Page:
Yesterday, Dale Warner, husband of Dee Ann Warner who has been missing for over a year and a half, faced criminal contempt of court charges in Lenawee County Probate Court. The hearing was a continuation of the ones held in April and June.
The five charges of contempt were all related to the sale of his missing wife's assets and diversion of funds from her estate. Dale also allegedly took out a small business loan months after Dee disappeared and used her signature on the application.
Dee's adult children reported her missing on April 25, 2021. The night before, she told friends and family she was going to tell Dale she wanted a divorce. The next morning, she was gone without a trace.
Last month, Dale and Mark Weisberg were taken into custody of Lenawee County Jail for eight days due to civil contempt of court for failing to turn over financial records to the Successor Conservator of Dee's estate. Mark Weisberg used to be an accountant until he was convicted of embezzlement. Now he is Dale's personal assistant.
Yesterday, Dee's son, Zack Bock, 31, testified he did the bookkeeping and invoicing for his mother's trucking business when he was in high school. After graduation, he began a career in real estate. In 2018, he went back to work for his mother. Dee had recently fired Mark Weisberg who had been doing the accounting. "They were in a mess," Zack said. "Several lawsuits were happening, and she just needed help."
When asked why Mark was fired, Zack said, "Because he was cooking the books."
According to Zack, Dale and Dee were at risk of losing all their assets. Dee's trucking business was thriving, but Dale's farming business was floundering. On a continual basis, money was taken out of Dee's trucking business to keep Dale's farming business afloat. "The farm was an anchor that was going to take the entire ship down," Zack said.
After Dee was reported missing, Zack continued working for about a month and a half. Dale's attorney, Lawrence Leib, questioned Zack about payroll checks made out to Dee after she disappeared. Zack explained that at the time, he didn't know where his mother was.
Leib said, "We still don't know where she is."
Zack replied, "No. I know where she is. She's dead." After a pause, he said, "I think your client would also agree with that statement."
Shortly after Dee disappeared, Dale rehired Mark Weisberg. Zack stopped coming to work. "It became uncomfortable," Zack said. "A lot of things that were being done was what I would call fraud. Sketchy."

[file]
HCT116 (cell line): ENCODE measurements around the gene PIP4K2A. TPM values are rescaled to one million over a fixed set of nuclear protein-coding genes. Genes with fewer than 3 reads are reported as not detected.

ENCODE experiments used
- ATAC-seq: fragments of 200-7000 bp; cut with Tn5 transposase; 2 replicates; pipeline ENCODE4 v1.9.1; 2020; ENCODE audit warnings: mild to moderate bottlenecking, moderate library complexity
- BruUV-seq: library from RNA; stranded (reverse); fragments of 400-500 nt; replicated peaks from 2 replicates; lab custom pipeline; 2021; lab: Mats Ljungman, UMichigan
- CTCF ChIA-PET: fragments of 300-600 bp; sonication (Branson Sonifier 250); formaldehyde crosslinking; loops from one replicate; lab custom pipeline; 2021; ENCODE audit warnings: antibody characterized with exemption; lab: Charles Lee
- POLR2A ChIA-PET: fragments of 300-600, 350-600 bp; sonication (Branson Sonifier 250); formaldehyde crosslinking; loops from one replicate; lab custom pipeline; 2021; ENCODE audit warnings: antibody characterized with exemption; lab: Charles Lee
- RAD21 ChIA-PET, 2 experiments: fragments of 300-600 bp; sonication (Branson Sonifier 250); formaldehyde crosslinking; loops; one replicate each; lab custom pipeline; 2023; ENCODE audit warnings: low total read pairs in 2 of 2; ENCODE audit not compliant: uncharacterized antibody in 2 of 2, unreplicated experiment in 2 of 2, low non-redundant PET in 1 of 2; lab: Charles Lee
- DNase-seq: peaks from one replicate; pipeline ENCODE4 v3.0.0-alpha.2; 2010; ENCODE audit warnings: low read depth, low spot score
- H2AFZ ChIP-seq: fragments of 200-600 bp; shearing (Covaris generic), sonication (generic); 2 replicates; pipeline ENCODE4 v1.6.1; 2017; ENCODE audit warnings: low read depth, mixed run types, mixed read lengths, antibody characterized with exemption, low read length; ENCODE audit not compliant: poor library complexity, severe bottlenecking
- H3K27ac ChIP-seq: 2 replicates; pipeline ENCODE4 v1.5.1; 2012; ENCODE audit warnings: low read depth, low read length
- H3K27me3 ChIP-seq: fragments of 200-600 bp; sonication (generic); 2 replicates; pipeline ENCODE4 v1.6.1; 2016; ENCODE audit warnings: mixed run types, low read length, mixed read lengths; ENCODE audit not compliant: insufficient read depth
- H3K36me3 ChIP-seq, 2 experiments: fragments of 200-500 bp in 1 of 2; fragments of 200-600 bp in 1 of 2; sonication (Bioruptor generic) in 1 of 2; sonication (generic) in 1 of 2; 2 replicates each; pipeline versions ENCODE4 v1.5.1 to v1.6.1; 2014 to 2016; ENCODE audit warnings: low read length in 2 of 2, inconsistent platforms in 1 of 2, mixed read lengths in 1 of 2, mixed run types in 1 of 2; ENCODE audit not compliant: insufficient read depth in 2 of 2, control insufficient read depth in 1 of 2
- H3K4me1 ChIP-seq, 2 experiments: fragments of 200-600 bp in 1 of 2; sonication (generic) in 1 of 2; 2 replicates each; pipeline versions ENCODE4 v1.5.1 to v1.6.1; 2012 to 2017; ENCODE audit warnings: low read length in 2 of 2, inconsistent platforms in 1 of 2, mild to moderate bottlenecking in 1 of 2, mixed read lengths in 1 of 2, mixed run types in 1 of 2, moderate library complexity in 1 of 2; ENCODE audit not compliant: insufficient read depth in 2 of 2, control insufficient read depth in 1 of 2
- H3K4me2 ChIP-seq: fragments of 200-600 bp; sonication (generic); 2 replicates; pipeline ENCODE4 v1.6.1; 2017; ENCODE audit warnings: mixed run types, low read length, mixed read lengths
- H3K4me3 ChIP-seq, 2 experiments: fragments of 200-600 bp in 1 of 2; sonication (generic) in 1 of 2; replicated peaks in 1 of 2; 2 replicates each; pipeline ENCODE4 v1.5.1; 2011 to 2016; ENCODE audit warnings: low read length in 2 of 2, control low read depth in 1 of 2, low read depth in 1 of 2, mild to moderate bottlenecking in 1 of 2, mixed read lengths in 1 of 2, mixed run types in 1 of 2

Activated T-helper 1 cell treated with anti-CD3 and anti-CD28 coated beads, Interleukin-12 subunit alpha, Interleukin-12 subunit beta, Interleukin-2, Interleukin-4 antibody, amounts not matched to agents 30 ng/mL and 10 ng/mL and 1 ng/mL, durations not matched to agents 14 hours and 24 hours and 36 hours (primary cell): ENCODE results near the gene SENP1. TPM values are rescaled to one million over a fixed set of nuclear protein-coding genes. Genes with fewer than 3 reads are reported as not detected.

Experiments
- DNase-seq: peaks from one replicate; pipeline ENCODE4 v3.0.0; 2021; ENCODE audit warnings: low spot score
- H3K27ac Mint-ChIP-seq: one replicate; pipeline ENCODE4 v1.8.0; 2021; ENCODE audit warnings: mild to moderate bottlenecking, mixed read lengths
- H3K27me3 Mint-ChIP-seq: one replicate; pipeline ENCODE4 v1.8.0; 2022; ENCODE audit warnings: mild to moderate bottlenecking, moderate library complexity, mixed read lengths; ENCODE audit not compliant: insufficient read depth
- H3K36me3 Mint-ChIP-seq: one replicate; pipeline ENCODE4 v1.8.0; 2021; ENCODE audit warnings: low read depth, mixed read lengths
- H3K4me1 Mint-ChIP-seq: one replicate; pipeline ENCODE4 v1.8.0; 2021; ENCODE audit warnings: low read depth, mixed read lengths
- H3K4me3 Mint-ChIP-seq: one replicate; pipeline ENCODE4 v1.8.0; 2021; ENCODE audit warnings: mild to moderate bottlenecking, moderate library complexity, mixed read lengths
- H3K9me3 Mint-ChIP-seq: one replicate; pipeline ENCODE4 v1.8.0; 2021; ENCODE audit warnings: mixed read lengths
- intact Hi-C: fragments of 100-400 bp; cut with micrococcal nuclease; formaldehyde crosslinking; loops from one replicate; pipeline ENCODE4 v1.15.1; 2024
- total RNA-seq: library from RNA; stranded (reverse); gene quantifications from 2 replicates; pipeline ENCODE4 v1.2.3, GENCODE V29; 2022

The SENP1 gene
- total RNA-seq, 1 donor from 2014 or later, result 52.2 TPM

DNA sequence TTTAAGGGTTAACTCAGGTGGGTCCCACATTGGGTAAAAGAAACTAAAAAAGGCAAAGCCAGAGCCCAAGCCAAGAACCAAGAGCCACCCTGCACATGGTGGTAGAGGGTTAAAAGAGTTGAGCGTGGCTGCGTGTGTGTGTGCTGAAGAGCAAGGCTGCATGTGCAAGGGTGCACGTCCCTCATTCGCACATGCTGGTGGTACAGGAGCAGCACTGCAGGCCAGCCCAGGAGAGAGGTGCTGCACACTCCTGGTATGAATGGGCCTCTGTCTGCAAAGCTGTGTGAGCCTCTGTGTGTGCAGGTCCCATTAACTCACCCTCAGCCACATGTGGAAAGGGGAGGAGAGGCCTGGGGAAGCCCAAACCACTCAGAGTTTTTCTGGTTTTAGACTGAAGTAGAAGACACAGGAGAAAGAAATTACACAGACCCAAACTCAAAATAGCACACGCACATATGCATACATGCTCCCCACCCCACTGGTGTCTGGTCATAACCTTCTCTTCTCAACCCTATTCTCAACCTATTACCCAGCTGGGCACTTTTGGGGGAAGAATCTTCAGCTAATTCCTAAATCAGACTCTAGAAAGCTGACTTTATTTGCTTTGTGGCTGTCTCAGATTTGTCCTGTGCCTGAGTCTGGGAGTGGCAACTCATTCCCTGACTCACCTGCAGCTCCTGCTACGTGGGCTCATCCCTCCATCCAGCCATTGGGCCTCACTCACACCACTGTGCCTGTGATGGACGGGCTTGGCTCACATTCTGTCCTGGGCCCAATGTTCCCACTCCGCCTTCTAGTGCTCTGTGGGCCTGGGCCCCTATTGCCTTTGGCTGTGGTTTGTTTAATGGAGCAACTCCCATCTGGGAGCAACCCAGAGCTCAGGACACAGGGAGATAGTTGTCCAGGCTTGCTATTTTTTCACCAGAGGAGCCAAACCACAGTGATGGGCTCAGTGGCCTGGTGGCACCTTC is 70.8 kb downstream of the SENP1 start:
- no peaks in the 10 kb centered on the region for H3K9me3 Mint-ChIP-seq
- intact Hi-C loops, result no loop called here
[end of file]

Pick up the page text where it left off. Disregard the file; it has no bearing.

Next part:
As to Mark's return, Zack said, "He never should have been allowed back on that property." He also noted, "They almost got a divorce because of him."
Lawrence Leib called Todd Neyrinck to testify. Todd was the dispatcher for Dee's trucking company. When Todd walked in the courtroom, he glared at Dee's brother, Gregg Hardy, and said, "You got something to say?"
Todd was not on the stand long before The Honorable Catherine A. Sala reprimanded him for using foul language.
Todd began working for Dale and Dee in 2006. Todd recalled when Dee hired Mark Weisberg. "She didn't really do any background check on him. She hired him on the spot," Todd said.
Todd's job was to generate business and schedule loads for the 10 to 15 truck drivers. "Dale and Dee signed their checks, but they worked for me."
After Dee vanished, Dale changed the name of Dee's trucking business to a similar name and is accused of syphoning money from her business into the new one. When Dale sold the business to Laidlaw, a large trucking company, they hired Todd as a divisional manager, yet he still works out of the same office on Dale and Dee's property.
"All that's changed is I sit on the other side of the desk," Todd said. He also mentioned Laidlaw had bought him a nice new chair.
Todd's testimony was interrupted several times. When one of Dee's attorneys made an objection, Todd said, "Because it's the truth and you don't want to hear it?" When another attorney asked him to repeat a reply for clarification, Todd said, "What did I say? You're the genius." At one point he was asked to stop texting, then a few minutes later, he was asked again to put away his phone.
In closing arguments, John Polderman, attorney for the Successor Conservator who is responsible for protecting Dee's estate, asked Judge Sala to sentence Dale for 93 days and fine him $7,500. Polderman argued Dale repeatedly defied court orders. "It's constantly been a catch-me-if-you-can," Polderman said. "A half truth presented as the whole truth is an untruth."
Lawrence Leib maintained his client did "nothing illegal or unethical." Judge Sala is expected to give her ruling Wednesday, September 13, 2023.
After the hearing, Gregg Hardy, Dee's brother, gave me his reaction. "John Polderman did a phenomenal job of presenting the evidence in a convincing manner with good foundation. The defense was weak and disorganized. The closing arguments were extremely weak and extremely unfounded. Zack Bock was a very good witness. There was no question he knew what he was talking about. The Todd Neyrinck witness was an absolute joke. He's obviously a hearsay person. He doesn't know anything, but he thinks he knows everything."
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